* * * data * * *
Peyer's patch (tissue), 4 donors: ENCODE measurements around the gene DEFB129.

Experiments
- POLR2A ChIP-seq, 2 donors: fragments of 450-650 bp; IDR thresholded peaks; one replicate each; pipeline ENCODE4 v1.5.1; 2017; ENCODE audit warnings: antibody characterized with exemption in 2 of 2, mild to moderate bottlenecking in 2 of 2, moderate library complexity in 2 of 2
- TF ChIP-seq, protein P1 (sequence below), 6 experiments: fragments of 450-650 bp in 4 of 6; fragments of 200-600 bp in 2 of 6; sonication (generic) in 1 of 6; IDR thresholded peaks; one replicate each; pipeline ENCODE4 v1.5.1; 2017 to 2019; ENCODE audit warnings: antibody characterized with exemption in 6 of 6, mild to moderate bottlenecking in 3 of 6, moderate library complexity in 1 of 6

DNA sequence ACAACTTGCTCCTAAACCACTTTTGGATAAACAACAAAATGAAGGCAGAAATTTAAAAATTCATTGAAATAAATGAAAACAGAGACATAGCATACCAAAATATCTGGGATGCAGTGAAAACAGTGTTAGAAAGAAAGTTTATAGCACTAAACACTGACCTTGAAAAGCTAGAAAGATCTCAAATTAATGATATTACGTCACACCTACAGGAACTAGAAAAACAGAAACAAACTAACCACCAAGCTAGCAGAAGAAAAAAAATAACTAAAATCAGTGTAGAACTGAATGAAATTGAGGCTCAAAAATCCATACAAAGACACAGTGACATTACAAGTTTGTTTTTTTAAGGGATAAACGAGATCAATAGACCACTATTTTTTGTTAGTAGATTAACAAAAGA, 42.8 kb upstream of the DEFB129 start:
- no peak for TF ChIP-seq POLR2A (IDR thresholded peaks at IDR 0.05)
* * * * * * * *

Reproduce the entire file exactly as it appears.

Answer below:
Peyer's patch (tissue), 4 donors: ENCODE measurements around the gene DEFB129.

Experiments
- POLR2A ChIP-seq, 2 donors: fragments of 450-650 bp; IDR thresholded peaks; one replicate each; pipeline ENCODE4 v1.5.1; 2017; ENCODE audit warnings: antibody characterized with exemption in 2 of 2, mild to moderate bottlenecking in 2 of 2, moderate library complexity in 2 of 2
- TF ChIP-seq, protein P1 (sequence below), 6 experiments: fragments of 450-650 bp in 4 of 6; fragments of 200-600 bp in 2 of 6; sonication (generic) in 1 of 6; IDR thresholded peaks; one replicate each; pipeline ENCODE4 v1.5.1; 2017 to 2019; ENCODE audit warnings: antibody characterized with exemption in 6 of 6, mild to moderate bottlenecking in 3 of 6, moderate library complexity in 1 of 6

DNA sequence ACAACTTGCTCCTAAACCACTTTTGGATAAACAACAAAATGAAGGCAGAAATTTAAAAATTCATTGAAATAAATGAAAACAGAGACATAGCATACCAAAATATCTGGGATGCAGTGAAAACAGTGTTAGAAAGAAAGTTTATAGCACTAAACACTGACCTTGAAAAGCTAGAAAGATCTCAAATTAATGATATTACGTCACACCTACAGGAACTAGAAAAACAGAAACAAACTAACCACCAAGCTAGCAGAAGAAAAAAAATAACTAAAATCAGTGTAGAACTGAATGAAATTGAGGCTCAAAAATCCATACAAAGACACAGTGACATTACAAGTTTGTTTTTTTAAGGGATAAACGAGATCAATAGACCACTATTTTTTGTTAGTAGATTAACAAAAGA, 42.8 kb upstream of the DEFB129 start:
- no peak for TF ChIP-seq POLR2A (IDR thresholded peaks at IDR 0.05)